'I don't expect it to end': Assembly leaders to focus on elections, crime proposals next year
MADISON, Wis. (CBS 58) --The leader of Assembly Republicans has no plans to slow down efforts to reform the state's elections commission and put forth bills to change election laws in the new year. Meanwhile, Democrats are focused on preserving election procedures.
The Republican leader of the Assembly, Rep. Robin Vos (R-Rochester), said next year his caucus will again attempt to pass a host of election bills that aim to change election laws in response to their ongoing criticism of how the 2020 election was administered.
Republican-authored bills such as ending photo ID exemptions for indefinitely confined voters, restricting who can return absentee ballots, limiting ballot drop boxes in the state and banning election officials from filling in missing information on ballot envelopes are among some of the proposals Democratic Governor Tony Evers vetoed this year.
Vos said some of the same bills, along with new proposals regarding Wisconsin's elections, will be their focus in 2022.
"We have to have more confidence in our election, that's probably the thing that I would pick as number one to say, look, we had an audit that showed the Wisconsin Elections Commission had major issues," said Vos.
Assembly Minority Leader Gordon Hintz (D-Oshkosh), who announced he's stepping down from the leadership post in January, said Democrats are "lucky" to have Gov. Evers in office to block GOP election proposals. However, that could change if Wisconsinites elect a Republican governor in 2022.
"Governor Evers stands in complete contrast to the circus that we're seeing," said Hintz. "The ideological barbs, the extremists, the attacks on our elections…he's going to stand up for those things."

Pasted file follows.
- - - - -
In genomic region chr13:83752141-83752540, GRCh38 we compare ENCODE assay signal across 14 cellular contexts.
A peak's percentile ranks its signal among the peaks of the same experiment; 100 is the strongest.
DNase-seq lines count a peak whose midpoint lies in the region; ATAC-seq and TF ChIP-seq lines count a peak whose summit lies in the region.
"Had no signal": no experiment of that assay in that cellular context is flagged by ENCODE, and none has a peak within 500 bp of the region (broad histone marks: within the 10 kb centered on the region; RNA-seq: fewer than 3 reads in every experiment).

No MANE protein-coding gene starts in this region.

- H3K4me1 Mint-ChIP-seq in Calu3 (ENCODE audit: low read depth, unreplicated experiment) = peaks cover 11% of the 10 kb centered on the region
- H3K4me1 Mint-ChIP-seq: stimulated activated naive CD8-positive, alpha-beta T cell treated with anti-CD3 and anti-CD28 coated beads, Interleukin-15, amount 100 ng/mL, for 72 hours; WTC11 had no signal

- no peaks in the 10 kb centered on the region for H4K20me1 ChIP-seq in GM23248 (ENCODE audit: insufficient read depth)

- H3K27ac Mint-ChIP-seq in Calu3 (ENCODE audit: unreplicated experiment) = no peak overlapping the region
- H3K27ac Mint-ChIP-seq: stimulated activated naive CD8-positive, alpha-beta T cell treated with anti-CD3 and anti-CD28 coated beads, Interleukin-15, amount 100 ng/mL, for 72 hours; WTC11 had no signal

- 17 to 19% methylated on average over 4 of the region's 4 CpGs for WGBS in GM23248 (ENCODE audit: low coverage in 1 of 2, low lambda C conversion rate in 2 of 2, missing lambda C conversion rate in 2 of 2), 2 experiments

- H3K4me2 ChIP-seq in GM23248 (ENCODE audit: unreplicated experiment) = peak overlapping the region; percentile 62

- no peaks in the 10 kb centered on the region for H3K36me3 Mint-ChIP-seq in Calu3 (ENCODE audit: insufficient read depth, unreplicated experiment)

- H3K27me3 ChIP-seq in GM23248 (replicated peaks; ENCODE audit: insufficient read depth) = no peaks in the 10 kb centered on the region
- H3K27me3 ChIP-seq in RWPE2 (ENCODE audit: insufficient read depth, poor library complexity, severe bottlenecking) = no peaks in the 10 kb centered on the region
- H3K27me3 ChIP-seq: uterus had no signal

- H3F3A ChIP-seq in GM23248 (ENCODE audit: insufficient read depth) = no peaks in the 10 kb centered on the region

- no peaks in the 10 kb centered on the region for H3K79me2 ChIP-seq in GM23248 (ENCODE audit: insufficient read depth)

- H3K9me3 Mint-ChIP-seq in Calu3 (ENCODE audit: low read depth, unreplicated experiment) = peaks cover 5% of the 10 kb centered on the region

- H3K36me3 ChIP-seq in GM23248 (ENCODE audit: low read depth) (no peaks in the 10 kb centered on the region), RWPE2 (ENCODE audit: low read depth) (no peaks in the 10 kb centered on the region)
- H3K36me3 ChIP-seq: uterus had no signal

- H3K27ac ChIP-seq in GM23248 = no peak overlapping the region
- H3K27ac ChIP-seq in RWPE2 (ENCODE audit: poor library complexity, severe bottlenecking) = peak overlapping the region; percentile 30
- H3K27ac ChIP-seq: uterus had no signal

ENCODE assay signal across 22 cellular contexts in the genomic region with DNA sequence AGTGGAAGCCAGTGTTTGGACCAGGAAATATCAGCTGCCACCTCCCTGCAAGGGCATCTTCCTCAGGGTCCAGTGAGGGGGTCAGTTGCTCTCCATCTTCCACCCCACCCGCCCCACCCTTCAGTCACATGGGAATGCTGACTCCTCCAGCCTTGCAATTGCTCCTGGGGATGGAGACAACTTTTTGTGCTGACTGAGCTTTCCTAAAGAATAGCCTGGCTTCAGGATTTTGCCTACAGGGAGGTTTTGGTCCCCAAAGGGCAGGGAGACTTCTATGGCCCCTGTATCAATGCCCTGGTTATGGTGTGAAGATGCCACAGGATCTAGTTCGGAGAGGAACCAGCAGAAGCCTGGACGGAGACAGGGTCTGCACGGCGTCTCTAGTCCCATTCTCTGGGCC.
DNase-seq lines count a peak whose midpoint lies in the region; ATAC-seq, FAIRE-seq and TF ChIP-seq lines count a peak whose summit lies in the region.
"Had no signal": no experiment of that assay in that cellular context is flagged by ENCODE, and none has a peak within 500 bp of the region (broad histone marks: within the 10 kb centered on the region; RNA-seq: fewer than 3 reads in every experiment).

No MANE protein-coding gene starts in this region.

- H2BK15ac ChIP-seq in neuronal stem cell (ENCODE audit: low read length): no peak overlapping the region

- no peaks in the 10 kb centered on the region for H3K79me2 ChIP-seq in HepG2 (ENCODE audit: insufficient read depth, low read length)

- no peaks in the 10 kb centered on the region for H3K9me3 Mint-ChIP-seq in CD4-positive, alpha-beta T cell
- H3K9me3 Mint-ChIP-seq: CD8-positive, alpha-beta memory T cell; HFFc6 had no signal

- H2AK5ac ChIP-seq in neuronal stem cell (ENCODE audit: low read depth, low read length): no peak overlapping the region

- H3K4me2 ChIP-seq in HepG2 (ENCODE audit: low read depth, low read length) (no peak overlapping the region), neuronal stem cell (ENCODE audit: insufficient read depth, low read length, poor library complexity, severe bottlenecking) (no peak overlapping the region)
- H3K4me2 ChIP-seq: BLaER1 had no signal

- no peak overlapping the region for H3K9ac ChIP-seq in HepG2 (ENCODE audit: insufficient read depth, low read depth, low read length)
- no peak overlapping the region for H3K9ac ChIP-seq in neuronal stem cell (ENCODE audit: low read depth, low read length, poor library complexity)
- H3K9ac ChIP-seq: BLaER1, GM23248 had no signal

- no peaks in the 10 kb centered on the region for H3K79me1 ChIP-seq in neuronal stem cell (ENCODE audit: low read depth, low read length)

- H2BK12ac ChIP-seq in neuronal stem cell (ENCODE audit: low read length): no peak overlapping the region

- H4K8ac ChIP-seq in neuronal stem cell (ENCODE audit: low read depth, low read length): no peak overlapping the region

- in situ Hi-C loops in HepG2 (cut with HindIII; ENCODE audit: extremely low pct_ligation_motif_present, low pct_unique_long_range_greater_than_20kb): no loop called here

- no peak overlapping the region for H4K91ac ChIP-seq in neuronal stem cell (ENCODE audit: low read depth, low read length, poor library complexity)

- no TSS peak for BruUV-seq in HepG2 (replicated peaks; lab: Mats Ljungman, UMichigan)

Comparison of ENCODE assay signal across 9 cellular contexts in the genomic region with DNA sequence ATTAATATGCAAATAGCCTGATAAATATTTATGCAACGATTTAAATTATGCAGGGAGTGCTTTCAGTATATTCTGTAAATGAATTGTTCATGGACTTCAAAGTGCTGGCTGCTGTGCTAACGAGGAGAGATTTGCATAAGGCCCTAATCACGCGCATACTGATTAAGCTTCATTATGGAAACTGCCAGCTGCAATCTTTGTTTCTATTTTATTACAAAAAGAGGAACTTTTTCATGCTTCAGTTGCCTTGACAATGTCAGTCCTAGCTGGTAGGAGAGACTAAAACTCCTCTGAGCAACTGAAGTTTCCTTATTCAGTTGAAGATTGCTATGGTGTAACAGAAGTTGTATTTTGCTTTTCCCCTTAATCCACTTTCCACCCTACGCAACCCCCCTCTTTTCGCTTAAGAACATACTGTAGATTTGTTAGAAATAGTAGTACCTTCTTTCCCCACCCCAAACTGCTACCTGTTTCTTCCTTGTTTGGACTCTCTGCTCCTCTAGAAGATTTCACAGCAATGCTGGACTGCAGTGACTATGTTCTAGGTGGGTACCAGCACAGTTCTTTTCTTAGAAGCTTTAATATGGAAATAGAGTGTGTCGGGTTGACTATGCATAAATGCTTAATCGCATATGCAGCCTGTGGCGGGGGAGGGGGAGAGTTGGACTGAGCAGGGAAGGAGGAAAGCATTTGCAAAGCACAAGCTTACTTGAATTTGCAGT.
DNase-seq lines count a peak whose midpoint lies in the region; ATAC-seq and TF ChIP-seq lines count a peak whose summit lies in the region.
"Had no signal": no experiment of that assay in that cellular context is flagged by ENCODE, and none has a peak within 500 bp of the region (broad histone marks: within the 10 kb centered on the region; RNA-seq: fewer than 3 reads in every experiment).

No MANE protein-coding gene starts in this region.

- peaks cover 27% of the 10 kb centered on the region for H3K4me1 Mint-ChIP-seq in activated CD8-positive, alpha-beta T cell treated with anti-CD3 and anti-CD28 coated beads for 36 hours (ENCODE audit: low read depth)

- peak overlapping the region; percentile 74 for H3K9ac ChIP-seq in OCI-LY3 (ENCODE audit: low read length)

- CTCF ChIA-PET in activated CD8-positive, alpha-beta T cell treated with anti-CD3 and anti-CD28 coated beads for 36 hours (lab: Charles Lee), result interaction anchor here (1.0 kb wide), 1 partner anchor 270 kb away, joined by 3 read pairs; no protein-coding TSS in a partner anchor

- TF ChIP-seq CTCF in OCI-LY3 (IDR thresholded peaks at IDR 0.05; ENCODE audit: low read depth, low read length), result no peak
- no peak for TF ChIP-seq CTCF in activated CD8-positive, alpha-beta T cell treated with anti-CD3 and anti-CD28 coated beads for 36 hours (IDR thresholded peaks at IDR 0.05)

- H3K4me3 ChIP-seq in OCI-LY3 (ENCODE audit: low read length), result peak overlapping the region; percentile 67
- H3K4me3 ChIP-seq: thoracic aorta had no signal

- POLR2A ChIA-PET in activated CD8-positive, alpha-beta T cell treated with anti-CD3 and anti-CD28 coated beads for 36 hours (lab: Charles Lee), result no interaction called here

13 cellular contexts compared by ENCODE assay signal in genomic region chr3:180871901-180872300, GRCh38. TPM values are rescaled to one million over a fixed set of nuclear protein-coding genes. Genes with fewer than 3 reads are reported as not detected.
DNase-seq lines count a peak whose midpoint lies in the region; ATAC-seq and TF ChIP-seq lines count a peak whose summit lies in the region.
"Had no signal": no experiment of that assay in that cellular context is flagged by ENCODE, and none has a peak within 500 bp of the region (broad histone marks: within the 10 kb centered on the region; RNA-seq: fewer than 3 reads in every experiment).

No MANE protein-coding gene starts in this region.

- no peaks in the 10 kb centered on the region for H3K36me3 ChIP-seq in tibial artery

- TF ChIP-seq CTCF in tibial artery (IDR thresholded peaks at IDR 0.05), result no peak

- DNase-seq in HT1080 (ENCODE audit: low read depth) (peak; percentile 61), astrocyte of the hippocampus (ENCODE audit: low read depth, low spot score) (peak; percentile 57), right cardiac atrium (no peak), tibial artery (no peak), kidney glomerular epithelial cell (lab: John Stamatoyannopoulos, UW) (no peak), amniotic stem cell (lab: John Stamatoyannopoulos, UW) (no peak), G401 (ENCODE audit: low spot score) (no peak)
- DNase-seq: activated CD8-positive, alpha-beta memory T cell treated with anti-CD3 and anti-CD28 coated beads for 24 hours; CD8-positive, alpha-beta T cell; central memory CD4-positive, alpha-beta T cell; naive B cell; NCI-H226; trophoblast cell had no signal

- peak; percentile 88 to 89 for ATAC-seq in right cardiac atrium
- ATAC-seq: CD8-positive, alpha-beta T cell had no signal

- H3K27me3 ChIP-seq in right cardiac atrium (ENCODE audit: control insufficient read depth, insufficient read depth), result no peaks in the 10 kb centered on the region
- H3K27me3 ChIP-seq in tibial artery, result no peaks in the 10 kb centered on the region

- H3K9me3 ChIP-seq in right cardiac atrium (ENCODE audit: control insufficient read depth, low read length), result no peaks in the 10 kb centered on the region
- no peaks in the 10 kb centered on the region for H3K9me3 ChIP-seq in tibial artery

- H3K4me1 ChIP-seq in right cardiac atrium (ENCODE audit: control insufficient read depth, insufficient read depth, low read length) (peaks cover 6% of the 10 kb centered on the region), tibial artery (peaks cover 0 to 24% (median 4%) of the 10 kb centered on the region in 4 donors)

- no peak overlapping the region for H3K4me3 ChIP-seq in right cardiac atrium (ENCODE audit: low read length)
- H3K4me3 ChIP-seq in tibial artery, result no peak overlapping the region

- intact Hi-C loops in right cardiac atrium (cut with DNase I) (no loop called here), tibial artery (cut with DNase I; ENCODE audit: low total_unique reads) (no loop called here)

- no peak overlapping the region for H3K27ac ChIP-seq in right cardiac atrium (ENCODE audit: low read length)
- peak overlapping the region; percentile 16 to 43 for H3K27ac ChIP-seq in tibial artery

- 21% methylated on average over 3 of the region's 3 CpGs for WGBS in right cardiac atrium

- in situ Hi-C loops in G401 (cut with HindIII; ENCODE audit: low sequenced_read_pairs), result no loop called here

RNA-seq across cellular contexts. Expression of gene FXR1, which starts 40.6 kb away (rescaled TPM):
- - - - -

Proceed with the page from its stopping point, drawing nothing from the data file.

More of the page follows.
Legal challenges and recounts in Wisconsin confirm Joe Biden narrowly won the presidential election. Despite that, Speaker Vos and several Republicans continue to attack WEC, and the administrator Meagan Wolfe, for decisions the commission made last year during the COVID-19 pandemic.
Over a dozen Republican lawmakers, including Vos, have asked for Wolfe to resign. Wolfe has refused to step down and has said criticism from GOP leaders is "partisan politics at its worst."
It comes after some allegations of voter fraud in Racine County and a report by the nonpartisan Legislative Audit Bureau that found no evidence of widespread voter fraud, but did make 48 recommendations to improve how elections operate.
Another issue Republicans are taking aim at is when local clerks were told last year not to send special voting deputies into nursing homes. Instead, WEC issued guidance encouraging clerks to send absentee ballots to allow residents to vote in an attempt to limit the spread of COVID-19 at those facilities.
Vos, who hired Michael Gableman to investigate the 2020 election, said his goal is not to overturn the election results but to restore faith in future elections.
Gableman, whose review is anticipated to cost taxpayers $676,000, last year stated without evidence the election was stolen. Vos refused to call unproven claims the election was stolen from Trump a conspiracy theory during an interview with CBS 58.
Hintz believes the ongoing efforts to change election laws, and making false claims the election was stolen, are threats against democracy.
"I think it shows you the extreme they're willing to go to, but I don't expect it to end," Hintz said. "Most people would be ashamed, but they'll just keep going. It's really about voter subversion and that's something everybody should be scared about."
Reforming WEC, not eliminating it
The Republican speaker said he does not support calls for a major overhaul of WEC or outright eliminating the agency, which some Republican lawmakers have asked for.